Does Homework Work?

The Purpose and Politics of Homework

 

Homework

After teaching for over 18 years, one topic which is frequently addressed in parent/teacher interviews is homework. Often parents see homework as being critical to academic success. It’s a topic often debated and never really resolved, even for me as a teacher and as a parent.

In my teaching practice, parents consistently ask me for homework. They believe that doing homework, such as math sheets, makes their children smarter and better students. Parents often feel that “busy” work, such as math and language sheets should be provided by teachers.

Alfie Kohn, an American author and lecturer in the areas of education, parenting, and human behaviour has examined this topic on many fronts. According to Kohn, “no research has ever found a benefit to assigning homework (of any kind or in any amount) in elementary school {i.e. grades 1 to 6).  In fact, there isn’t even a positive correlation between, on the one hand, having younger children do some homework (vs. none), or more (vs. less), and, on the other hand, any measure of achievement” (Kohn, n.d.). In other words, homework is not linked to academic achievement in the early grades. Kohn does mention that in middle and high school, homework does impact math and science achievement, especially in higher socio-economic communities.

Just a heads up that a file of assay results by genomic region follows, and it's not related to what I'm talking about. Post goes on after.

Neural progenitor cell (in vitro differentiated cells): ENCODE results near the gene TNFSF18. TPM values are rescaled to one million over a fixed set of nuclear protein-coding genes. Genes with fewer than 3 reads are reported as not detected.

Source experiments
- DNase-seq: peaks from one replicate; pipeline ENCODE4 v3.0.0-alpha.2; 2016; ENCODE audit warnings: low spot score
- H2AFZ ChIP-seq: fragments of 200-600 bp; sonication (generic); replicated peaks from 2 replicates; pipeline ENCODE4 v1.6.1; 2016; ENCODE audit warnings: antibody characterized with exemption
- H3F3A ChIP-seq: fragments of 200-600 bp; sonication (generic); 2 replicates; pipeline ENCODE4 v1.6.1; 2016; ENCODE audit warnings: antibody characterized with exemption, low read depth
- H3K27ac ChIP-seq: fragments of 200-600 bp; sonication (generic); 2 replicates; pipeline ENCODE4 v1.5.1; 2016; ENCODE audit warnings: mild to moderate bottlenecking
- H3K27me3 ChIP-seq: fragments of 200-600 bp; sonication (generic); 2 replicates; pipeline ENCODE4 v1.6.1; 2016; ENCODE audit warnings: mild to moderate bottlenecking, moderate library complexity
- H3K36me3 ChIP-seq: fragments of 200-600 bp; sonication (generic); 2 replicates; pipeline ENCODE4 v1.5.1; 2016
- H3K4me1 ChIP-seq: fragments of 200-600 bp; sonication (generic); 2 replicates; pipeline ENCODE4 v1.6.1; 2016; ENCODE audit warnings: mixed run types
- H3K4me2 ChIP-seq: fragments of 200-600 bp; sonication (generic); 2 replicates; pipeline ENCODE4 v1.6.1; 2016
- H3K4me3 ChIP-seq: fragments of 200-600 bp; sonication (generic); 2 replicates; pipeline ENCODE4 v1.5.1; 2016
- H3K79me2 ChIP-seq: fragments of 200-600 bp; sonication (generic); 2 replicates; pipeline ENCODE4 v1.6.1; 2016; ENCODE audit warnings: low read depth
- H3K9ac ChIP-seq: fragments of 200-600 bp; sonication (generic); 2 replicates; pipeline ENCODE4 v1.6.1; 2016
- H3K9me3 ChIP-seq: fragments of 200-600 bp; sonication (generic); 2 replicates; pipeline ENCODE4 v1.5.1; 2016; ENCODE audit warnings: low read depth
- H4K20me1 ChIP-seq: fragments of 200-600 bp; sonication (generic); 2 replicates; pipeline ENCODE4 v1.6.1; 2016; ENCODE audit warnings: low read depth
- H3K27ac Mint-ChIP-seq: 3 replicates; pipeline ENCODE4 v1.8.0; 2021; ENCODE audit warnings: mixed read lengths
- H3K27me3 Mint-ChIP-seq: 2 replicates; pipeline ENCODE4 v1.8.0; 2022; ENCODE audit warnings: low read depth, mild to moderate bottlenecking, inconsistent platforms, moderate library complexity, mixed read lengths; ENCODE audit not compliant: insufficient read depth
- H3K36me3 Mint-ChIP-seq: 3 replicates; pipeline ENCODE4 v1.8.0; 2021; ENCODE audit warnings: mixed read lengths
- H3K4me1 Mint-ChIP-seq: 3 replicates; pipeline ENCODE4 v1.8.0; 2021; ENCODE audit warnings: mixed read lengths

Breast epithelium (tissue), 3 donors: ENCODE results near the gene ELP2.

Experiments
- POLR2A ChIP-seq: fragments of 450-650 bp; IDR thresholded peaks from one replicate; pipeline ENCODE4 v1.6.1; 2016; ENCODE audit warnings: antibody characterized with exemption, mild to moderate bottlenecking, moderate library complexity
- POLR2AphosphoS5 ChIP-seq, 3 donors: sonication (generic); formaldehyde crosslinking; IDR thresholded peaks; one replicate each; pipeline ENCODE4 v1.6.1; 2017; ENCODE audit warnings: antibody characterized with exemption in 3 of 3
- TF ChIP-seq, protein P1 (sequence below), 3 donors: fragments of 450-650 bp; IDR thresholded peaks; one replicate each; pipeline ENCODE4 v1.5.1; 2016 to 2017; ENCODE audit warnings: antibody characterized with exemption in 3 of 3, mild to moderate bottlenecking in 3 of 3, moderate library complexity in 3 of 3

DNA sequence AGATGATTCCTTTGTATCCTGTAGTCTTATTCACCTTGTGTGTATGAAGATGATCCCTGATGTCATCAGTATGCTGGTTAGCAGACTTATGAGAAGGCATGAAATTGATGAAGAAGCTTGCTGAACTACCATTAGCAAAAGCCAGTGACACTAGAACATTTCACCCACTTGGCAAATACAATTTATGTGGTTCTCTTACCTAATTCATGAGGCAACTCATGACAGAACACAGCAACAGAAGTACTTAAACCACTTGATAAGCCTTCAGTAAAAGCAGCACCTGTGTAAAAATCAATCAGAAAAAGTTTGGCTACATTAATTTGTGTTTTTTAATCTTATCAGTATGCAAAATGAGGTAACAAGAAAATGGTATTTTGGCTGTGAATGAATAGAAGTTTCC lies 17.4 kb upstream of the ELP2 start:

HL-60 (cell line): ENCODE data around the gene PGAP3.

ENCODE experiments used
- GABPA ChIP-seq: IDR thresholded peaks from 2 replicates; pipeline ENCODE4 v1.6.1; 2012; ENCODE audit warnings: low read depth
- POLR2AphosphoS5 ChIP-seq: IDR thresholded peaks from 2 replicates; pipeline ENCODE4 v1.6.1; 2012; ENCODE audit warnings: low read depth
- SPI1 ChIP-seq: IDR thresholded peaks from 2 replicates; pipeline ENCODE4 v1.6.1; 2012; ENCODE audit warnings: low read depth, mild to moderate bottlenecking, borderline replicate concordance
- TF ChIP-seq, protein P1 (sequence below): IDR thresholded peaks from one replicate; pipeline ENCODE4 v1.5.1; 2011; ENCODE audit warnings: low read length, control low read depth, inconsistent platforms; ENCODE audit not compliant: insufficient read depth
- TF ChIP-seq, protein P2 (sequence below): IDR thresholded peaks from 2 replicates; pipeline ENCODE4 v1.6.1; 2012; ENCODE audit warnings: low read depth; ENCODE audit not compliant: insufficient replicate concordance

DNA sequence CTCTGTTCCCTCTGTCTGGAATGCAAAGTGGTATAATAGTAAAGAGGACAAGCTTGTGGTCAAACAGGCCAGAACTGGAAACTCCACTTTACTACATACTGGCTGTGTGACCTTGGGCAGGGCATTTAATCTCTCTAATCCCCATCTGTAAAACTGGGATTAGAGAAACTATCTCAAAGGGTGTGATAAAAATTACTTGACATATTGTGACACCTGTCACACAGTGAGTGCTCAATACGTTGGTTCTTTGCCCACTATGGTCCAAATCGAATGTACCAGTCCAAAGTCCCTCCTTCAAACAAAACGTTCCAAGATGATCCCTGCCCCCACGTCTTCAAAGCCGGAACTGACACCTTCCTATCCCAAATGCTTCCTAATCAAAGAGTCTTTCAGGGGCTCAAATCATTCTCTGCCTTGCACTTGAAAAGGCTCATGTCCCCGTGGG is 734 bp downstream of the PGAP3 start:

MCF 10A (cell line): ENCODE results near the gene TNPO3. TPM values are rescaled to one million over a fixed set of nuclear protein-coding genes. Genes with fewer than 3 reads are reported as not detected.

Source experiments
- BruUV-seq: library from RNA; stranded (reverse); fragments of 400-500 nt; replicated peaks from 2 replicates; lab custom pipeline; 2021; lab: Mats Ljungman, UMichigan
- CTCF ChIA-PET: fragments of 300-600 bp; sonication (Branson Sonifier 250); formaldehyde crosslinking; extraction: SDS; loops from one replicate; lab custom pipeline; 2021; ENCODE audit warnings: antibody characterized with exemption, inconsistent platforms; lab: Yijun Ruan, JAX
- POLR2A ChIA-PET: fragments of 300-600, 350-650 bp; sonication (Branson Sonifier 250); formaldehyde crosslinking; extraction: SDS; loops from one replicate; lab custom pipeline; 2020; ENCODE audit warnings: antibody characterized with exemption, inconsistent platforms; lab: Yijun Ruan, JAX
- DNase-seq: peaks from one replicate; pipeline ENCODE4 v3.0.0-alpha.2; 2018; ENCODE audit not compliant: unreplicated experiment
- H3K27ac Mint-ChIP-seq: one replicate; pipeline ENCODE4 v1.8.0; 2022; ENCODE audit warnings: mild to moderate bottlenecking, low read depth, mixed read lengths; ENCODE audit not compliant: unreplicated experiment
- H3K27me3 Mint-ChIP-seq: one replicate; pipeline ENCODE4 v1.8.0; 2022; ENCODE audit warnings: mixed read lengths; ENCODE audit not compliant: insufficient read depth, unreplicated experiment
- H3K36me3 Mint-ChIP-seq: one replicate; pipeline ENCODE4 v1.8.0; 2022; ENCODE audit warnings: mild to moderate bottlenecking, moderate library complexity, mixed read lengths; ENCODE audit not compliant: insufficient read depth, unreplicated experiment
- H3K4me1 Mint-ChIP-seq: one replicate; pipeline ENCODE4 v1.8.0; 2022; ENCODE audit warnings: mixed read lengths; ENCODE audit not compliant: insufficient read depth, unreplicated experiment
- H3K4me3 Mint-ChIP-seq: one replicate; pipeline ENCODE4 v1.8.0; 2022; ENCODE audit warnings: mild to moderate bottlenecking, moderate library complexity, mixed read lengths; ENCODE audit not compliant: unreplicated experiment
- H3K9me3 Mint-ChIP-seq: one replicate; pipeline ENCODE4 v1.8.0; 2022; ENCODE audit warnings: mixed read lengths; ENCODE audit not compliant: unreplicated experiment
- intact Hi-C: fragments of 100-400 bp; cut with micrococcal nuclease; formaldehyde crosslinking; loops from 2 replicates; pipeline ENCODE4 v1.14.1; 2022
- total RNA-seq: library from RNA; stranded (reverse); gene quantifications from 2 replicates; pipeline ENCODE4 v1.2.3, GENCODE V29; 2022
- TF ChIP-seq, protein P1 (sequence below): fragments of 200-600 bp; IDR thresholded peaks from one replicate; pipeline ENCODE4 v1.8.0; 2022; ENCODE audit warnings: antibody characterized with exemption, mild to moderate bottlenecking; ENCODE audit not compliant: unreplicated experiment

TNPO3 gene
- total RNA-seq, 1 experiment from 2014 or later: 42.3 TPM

As a teacher, for homework, I usually assign 30 minutes of reading every night. But parents often scoff at my suggestion that reading is homework, probably as it produces no visible work. In addition, when assigning journal writing, for homework, it usually does not get done. Parents find it hard to get their children to write a journal … parents state “it is a lot of work because my child resists writing”. Now they have a glimpse into my job as a teacher. I believe that parents want homework to keep their children busy and it reminds them of the days when they did their homework.

I find it frustrating that when I do assign homework like bringing in materials for class projects, it does not happen. Often collecting homework is more work for me, especially when I have to chase after students for it. Ironically, I do not use homework for assessing students because it is completed away from school and may not have been done by the student.

So what is the purpose of homework?

1. Practice: Is the purpose of homework to promote practice of concepts?